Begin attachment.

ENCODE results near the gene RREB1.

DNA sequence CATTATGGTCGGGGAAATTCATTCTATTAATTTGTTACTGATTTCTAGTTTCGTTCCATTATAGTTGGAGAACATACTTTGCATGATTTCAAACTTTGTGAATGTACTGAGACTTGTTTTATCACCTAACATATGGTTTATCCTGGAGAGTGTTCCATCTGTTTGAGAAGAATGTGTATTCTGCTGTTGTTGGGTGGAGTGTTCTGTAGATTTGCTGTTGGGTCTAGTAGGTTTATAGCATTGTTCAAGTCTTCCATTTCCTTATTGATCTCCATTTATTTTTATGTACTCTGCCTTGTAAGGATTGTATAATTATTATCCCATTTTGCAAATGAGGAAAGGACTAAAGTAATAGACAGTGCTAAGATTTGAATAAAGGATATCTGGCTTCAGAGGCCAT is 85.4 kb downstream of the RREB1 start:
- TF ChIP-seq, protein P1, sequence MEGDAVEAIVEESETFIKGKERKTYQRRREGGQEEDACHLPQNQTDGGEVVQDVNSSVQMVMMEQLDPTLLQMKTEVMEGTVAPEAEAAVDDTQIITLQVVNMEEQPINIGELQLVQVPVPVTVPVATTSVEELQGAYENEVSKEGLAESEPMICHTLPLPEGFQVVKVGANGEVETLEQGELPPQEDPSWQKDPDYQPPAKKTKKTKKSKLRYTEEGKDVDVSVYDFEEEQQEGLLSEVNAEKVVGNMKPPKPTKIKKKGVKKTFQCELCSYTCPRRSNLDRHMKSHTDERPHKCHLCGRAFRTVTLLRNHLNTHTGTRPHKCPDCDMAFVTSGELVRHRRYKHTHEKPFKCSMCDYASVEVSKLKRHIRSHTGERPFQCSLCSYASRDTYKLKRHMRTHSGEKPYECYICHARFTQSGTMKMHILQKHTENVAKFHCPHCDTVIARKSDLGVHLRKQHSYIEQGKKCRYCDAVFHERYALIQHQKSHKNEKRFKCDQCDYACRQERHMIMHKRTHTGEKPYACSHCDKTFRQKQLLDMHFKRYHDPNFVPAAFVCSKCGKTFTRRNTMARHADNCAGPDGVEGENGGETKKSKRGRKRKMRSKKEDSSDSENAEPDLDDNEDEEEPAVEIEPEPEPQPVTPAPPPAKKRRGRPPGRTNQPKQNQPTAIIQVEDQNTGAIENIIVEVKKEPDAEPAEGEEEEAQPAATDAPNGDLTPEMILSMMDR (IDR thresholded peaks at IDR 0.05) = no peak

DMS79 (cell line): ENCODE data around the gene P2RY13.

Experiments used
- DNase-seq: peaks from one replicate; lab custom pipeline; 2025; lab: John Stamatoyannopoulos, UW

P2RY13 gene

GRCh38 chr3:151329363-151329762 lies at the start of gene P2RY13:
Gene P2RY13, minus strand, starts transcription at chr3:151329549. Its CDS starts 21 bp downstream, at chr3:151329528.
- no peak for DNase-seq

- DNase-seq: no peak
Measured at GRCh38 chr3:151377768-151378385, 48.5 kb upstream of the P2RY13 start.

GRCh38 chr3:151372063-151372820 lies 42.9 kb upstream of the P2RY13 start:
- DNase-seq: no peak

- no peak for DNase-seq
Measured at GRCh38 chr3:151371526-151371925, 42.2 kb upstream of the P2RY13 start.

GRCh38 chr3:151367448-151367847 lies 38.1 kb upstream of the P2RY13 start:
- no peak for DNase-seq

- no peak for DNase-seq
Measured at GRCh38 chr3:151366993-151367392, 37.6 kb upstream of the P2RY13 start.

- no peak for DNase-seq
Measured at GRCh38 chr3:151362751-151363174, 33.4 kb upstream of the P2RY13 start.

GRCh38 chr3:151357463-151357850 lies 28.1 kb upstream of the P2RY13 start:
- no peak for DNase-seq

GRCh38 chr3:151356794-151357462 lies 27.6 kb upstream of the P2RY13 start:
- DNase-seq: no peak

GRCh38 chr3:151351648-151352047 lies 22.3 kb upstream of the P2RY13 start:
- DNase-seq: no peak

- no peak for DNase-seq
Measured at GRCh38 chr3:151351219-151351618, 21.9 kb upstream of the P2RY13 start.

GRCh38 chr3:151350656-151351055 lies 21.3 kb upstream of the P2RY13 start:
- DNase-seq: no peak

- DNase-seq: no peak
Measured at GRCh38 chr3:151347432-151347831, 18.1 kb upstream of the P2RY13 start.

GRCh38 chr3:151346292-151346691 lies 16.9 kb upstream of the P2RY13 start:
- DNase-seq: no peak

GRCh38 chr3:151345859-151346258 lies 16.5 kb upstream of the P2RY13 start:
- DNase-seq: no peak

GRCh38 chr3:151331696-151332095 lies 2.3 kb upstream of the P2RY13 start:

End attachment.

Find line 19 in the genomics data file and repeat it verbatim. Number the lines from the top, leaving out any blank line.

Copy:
- no peak for DNase-seq